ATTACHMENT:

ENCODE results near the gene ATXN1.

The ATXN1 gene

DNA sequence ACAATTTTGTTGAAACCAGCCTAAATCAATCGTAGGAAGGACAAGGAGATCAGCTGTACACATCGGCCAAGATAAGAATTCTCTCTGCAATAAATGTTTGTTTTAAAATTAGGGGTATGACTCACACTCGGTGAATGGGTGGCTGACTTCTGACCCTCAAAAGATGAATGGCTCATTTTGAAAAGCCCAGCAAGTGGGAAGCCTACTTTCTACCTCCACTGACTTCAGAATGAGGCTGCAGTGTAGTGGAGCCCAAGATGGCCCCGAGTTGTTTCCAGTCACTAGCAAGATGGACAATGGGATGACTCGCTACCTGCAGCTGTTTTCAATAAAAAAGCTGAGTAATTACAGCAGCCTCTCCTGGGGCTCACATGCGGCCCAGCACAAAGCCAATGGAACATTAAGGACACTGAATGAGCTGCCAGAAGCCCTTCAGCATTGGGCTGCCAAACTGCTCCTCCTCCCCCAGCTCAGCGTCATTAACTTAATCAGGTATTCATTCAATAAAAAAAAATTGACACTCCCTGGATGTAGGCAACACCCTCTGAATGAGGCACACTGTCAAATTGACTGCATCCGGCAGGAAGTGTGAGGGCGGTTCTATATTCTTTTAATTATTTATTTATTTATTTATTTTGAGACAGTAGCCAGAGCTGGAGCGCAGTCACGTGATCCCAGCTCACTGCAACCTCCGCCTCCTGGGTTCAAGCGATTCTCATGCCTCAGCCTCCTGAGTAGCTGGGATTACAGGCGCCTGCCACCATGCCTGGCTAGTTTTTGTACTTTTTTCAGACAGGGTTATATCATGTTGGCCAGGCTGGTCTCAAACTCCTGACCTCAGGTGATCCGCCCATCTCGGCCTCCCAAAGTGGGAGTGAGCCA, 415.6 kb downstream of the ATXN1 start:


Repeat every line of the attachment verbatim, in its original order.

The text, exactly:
ENCODE results near the gene ATXN1.

The ATXN1 gene

DNA sequence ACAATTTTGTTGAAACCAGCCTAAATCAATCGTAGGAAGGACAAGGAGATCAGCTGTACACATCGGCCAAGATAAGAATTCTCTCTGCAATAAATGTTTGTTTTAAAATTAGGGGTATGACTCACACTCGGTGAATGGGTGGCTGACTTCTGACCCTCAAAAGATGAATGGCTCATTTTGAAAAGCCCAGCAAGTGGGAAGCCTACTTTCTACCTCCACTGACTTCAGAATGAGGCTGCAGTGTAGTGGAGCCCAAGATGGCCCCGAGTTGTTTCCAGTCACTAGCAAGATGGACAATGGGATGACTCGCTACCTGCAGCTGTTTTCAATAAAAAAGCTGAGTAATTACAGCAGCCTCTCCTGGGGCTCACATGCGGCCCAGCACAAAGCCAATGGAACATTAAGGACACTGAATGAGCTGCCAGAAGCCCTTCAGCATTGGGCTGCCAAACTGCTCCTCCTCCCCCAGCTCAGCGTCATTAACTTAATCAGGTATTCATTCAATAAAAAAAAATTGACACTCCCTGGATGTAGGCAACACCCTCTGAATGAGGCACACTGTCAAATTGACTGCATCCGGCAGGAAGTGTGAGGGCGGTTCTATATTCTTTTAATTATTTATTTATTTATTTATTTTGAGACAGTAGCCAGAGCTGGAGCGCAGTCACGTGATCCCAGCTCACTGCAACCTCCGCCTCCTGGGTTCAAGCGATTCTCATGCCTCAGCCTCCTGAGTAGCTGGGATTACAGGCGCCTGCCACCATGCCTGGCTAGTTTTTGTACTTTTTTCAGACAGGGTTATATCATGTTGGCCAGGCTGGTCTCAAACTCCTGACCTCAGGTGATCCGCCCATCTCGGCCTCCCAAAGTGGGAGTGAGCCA, 415.6 kb downstream of the ATXN1 start: